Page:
Gas halo observed by MUSE surrounding a galaxy merger seen by ALMA

This image shows one of the gas halos newly observed with the MUSE instrument on ESO’s Very Large Telescope superimposed to an older image of a galaxy merger obtained with ALMA. The large-scale halo of hydrogen gas is shown in blue, while the ALMA data is shown in orange. 

The halo is bound to the galaxy, which contains a quasar at its centre. The faint, glowing hydrogen gas in the halo provides the perfect food source for the supermassive black hole at the centre of the quasar. 

The objects in this image are located at redshift 6.2, meaning they are being seen as they were 12.8 billion years ago. While quasars are bright, the gas reservoirs around them are much harder to observe. But MUSE could detect the faint glow of the hydrogen gas in the halos, allowing astronomers to finally reveal the food stashes that power supermassive black holes in the early Universe.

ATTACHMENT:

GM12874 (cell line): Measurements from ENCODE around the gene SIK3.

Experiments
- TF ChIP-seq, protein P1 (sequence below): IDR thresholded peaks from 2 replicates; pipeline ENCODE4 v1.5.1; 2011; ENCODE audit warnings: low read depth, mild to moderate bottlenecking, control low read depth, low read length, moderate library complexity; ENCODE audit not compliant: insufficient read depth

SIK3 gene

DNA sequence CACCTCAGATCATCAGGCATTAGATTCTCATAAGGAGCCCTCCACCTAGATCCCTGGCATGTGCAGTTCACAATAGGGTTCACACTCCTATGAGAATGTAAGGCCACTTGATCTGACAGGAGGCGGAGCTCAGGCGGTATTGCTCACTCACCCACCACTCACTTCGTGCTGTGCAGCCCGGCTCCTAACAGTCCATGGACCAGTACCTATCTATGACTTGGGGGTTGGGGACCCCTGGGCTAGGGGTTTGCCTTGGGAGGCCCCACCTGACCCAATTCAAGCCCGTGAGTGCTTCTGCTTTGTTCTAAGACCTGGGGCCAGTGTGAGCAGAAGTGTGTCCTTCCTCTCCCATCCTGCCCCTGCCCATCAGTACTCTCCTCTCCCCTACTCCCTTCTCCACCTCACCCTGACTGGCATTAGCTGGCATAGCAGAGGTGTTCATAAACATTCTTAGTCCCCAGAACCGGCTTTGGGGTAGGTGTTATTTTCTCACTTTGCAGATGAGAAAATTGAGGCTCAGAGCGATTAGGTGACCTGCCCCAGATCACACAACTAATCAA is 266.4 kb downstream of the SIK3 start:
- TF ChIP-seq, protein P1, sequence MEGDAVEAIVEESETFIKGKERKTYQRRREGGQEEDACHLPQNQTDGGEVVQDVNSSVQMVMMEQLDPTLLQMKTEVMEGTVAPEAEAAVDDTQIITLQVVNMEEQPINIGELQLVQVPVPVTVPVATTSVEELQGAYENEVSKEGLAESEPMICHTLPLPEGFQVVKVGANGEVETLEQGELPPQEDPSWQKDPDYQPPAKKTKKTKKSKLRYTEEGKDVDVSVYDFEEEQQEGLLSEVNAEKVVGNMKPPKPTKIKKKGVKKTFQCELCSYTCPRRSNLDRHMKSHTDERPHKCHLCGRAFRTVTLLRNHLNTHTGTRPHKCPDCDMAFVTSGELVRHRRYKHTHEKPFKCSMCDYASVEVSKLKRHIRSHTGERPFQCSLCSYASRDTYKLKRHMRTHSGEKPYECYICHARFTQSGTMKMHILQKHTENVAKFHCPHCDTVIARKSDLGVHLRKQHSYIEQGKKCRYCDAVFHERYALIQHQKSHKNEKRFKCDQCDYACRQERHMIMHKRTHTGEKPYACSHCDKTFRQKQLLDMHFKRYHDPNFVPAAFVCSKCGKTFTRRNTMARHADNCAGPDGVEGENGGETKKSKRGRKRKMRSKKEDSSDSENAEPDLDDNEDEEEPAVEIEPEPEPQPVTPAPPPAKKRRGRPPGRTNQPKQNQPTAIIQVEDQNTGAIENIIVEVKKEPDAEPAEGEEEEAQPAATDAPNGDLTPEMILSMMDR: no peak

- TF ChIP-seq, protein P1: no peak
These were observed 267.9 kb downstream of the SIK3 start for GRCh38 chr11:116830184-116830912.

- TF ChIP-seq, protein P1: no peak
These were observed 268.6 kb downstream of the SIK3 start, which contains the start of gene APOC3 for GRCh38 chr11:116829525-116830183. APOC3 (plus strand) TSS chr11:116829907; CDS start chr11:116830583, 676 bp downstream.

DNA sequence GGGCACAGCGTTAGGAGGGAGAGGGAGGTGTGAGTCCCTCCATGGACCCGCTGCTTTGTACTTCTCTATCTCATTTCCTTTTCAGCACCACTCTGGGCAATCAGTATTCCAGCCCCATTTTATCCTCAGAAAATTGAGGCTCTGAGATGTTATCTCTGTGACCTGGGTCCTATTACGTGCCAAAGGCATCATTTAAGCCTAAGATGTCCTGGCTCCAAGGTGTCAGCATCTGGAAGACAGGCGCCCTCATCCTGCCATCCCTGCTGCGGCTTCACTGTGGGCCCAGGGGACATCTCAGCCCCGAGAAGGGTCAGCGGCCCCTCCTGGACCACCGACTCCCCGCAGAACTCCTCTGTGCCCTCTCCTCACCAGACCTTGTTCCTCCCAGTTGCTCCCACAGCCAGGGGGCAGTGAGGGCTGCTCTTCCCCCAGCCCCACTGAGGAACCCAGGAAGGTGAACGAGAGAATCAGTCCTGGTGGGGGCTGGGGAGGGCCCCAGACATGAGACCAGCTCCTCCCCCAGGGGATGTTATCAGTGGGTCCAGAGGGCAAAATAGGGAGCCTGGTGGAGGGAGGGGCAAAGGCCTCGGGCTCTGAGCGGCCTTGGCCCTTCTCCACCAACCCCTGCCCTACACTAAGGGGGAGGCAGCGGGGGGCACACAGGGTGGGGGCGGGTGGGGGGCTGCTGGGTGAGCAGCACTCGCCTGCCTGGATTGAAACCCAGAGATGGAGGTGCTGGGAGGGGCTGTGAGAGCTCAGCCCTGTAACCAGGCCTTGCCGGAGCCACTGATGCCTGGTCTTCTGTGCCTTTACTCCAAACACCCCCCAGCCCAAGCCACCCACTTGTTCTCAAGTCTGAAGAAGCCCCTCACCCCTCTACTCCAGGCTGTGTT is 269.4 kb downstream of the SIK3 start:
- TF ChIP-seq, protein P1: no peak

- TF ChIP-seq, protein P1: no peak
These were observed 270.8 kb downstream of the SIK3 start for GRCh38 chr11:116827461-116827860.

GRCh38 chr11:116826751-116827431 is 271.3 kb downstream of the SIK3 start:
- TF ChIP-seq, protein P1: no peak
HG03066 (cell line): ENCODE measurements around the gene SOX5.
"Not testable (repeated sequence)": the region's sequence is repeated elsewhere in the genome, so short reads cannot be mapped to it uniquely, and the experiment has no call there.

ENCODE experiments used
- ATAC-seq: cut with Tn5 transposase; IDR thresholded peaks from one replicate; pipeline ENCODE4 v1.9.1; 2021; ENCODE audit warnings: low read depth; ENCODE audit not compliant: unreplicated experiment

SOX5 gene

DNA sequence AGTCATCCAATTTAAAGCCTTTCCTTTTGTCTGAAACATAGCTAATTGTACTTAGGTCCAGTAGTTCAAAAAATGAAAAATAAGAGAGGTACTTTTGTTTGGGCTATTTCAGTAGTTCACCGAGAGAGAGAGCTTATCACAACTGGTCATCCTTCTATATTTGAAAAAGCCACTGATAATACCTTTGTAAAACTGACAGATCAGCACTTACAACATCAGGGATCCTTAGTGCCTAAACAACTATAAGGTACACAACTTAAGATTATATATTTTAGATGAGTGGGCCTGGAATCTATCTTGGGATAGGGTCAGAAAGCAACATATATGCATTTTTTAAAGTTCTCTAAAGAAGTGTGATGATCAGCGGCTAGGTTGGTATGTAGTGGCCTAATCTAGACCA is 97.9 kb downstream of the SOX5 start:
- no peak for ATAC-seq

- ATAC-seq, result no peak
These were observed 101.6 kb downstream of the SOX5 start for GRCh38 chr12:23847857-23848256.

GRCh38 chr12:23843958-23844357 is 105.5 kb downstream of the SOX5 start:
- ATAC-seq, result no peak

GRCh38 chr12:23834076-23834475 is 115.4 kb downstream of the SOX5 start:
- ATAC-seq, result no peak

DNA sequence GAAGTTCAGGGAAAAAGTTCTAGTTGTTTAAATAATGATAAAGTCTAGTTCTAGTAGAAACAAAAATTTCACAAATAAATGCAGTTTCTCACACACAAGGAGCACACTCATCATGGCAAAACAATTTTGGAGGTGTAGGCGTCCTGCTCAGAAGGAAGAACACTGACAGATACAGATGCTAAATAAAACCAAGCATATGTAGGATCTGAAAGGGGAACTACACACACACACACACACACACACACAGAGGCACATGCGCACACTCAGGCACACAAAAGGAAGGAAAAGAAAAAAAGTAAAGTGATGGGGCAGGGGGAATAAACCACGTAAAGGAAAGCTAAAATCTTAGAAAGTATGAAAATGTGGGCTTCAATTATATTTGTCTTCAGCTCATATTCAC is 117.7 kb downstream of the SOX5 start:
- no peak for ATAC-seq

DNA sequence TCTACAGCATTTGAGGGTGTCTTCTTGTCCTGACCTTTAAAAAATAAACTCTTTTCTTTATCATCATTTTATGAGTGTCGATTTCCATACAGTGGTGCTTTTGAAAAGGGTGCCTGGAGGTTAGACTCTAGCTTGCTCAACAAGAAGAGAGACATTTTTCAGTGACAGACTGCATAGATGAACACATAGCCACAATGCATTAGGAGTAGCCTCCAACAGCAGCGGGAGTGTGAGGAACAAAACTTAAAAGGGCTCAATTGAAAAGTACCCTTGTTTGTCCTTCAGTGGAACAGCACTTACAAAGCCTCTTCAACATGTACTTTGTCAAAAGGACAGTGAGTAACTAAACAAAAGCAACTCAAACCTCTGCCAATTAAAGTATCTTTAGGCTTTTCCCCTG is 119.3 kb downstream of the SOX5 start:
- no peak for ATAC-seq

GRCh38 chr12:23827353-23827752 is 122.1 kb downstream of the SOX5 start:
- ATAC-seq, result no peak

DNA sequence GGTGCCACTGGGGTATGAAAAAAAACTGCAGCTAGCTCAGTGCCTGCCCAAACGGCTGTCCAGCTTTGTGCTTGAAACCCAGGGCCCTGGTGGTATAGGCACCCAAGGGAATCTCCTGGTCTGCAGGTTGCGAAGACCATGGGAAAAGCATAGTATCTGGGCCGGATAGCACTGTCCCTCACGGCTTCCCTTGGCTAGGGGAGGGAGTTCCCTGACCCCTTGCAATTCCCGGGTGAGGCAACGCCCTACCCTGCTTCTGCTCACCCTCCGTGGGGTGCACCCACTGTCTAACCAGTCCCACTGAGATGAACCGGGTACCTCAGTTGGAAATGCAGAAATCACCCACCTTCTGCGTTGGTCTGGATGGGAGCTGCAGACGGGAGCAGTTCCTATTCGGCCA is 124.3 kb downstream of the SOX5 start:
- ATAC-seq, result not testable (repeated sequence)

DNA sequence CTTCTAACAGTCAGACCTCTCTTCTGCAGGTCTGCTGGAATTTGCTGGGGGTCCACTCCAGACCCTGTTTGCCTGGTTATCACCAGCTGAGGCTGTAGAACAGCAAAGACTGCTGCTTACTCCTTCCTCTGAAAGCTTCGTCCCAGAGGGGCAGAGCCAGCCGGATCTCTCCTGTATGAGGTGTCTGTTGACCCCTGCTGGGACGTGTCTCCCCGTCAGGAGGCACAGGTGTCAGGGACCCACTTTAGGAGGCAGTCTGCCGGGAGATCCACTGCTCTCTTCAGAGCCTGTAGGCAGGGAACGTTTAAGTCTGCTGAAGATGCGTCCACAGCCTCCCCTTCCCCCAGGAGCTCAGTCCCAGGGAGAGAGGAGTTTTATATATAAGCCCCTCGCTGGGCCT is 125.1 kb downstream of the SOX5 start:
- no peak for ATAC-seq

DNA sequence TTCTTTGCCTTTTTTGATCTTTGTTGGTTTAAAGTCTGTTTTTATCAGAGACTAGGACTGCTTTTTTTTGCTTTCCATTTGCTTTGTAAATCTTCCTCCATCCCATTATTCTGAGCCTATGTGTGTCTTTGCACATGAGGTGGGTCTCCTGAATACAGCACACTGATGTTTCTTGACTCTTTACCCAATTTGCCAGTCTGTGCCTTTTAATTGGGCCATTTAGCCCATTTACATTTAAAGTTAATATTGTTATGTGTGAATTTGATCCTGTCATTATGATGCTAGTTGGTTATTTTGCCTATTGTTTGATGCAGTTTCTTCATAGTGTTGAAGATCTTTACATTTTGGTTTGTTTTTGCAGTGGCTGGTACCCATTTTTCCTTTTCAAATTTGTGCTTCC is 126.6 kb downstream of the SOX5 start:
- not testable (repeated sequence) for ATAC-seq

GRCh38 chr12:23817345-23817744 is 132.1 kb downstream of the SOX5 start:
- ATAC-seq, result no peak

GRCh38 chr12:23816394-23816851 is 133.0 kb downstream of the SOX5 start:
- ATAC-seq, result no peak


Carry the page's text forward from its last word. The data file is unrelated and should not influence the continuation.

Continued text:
Credit:

ESO/Farina et al.; ALMA (ESO/NAOJ/NRAO), Decarli et al.

About the Image

Id:eso1921a
Type:Observation
Release date:19 December 2019, 12:00
Related releases:eso1921
Size:1852 x 1550 px

About the Object

Type:Early Universe : Galaxy : Activity : AGN : Quasar
Constellation:Capricornus
Category:Cosmology

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Coordinates

Position (RA):20 32 10.06
Position (Dec):-21° 14' 2.78"
Field of view:0.16 x 0.13 arcminutes
Orientation:North is -0.0° left of vertical

Colours & filters

BandTelescope
Optical
Lyman-alpha
Very Large Telescope
MUSE
Millimeter
CII
Atacama Large Millimeter/submillimeter Array

 

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